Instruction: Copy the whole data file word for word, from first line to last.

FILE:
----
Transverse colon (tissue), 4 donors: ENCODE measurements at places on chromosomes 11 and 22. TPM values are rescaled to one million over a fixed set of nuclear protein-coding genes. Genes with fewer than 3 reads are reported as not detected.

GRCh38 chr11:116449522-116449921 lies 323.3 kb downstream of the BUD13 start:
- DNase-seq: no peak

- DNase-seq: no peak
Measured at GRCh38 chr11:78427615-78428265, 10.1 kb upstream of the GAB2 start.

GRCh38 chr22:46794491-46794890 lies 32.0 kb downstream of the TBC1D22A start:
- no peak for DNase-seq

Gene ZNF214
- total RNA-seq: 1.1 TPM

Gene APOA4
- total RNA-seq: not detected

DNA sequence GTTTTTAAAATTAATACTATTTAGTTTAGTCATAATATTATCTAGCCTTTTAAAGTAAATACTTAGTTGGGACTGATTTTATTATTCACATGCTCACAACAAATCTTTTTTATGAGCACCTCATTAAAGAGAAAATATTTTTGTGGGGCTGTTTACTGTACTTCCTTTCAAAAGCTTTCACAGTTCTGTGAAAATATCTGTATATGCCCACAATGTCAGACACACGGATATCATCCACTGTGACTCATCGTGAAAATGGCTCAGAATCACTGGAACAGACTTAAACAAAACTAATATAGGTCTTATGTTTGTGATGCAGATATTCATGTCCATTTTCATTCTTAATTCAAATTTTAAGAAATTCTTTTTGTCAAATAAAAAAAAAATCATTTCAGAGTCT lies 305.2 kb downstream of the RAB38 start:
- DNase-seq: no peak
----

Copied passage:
Transverse colon (tissue), 4 donors: ENCODE measurements at places on chromosomes 11 and 22. TPM values are rescaled to one million over a fixed set of nuclear protein-coding genes. Genes with fewer than 3 reads are reported as not detected.

GRCh38 chr11:116449522-116449921 lies 323.3 kb downstream of the BUD13 start:
- DNase-seq: no peak

- DNase-seq: no peak
Measured at GRCh38 chr11:78427615-78428265, 10.1 kb upstream of the GAB2 start.

GRCh38 chr22:46794491-46794890 lies 32.0 kb downstream of the TBC1D22A start:
- no peak for DNase-seq

Gene ZNF214
- total RNA-seq: 1.1 TPM

Gene APOA4
- total RNA-seq: not detected

DNA sequence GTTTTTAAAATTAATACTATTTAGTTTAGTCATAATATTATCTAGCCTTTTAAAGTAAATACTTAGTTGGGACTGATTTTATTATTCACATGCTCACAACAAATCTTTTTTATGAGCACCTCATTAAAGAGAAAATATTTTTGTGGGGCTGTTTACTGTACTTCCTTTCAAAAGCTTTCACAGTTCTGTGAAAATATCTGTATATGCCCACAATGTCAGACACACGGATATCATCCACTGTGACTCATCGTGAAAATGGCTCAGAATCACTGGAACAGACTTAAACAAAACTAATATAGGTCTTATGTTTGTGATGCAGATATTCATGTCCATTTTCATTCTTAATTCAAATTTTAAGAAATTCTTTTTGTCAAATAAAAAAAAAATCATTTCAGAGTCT lies 305.2 kb downstream of the RAB38 start:
- DNase-seq: no peak